You keep yourself nice, you shake the right hands. You spend decades cultivating the good opinion of punters of every political stripe. And then you go and spoil it all by saying something stupid like ‘At least there was some civility dealing with those guys.’ The you being Joe Biden, the then being last week at a New York City fundraiser, the guys in question being a couple of good ol’ boy segregationists of the 1970’s.
It’s too early to know if Mr Biden’s latest gaffe will compromise his bid for the Democratic nomination as much as Mitt Romney’s Republican nomination campaign was compromised by his mentioning, on CNN, that he was ‘not concerned about the very poor’ – a statement which, in addition to not dove-tailing terribly well with his Mormon Elder credentials, may have been what prompted me to notice that ‘Mitt Romney’ is an anagram of ‘not my remit’. But Joe Biden (whose name, I’ve just realised, is an anagram of ‘I need job’) is not the only politician in the news right now who has a proclivity for what the novelist Joyce Carey termed tumbril remarks. Boris Johnson’s tendency to get both feet and most of his legs in his mouth while mic’d up is almost certainly the reason he decided not to participate in the opening round of ‘It’s a Number 10 Knockout’. And while his late-night barny with his girlfriend certainly made the front pages of most British dailies, it was a walk in the PR park compared to his comparison, last year, of women who wear burqas to letter boxes. Or his unscripted recitation, while visiting a Burmese temple in his capacity as British Foreign Secretary, of Rudyard Kipling’s ode to empire The Road to Mandalay.
Australian politicians have made their fair share of self-immolating faux pas, of course, but they tend to be less nuanced. Only the most generous biographer would suggest that one of our most-respected Prime Ministers ‘mis-spoke’ when he described Australia as ‘the arse end of the world’, or that the founder of our fourth largest party was being ironic when she asked a reporter what ‘xenophobic’ meant.
But once in a while one of them does or says something which gives us a glimpse into a mindset or agenda which is cause for more than laughter. The recent stand-off between CFMEU leader John Retka and ACTU chief Sally McManus has been described by some journalists like the clash of two MMA fighters; Mr Setka’s ample frame and impressive tattoo collection being weighed up against Ms McManus’s martial arts prowess and legendary pain threshold.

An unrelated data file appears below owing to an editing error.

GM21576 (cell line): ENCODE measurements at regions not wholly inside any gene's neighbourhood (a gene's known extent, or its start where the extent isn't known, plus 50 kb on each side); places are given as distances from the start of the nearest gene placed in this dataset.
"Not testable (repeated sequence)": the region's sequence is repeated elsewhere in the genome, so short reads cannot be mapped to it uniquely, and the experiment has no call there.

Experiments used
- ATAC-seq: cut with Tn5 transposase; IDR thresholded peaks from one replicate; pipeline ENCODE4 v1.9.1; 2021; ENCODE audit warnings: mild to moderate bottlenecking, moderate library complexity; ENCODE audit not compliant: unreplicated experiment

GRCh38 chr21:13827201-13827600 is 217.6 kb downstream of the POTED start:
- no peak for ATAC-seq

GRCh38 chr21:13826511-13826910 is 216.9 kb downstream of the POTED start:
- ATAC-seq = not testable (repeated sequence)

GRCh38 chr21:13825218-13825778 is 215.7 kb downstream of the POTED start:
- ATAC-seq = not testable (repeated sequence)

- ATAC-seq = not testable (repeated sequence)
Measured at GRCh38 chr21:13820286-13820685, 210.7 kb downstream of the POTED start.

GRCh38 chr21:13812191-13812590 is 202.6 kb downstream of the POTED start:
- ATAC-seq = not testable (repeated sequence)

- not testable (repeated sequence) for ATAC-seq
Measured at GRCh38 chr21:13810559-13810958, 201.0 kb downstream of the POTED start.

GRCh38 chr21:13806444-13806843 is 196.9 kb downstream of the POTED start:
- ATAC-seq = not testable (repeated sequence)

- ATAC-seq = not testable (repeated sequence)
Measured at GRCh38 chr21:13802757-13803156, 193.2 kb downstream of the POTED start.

But for me the most compelling thing about Ms McManus’s contribution to this conundrum was something she said the day after Anthony Albanese called for Mr Setka’s dismissal. When she opined, during a press conference, that Mr Setka should resign even though, having talked to people who were in the room with Mr Setka at the time he’s alleged to have made the offending remarks, she believed him to be entirely innocent of Albo’s allegations. As she made this point more than once, and underlined it with the assertion that ‘nothing is bigger than the union’ it may be worth considering it in a different context. Pending the decision of the Victorian Court of Appeal, even the Pope, an arguably more powerful head of an indisputably larger and more influential organisation, has yet to dispossess George Pell of his cardinal’s robes, and if he is acquitted, which is starting to look not inconceivable, he will presumably retain them (although they might well confiscate the alb). In upholding the rights of the individual over the reputation of the organisation, the modern Catholic Church, for all its arcane values and questionable governance, is at least trying to be consistent with certain keystone democratic values. The subversion and sacrifice of the rights of the individual for the greater good of the movement, on the other hand, is a founding principle of a much younger, but some would say equally anachronistic, tradition.
Subscribe to The Spectator Australia today for a quality of argument not found in any other publication. Subscribe – Try a month free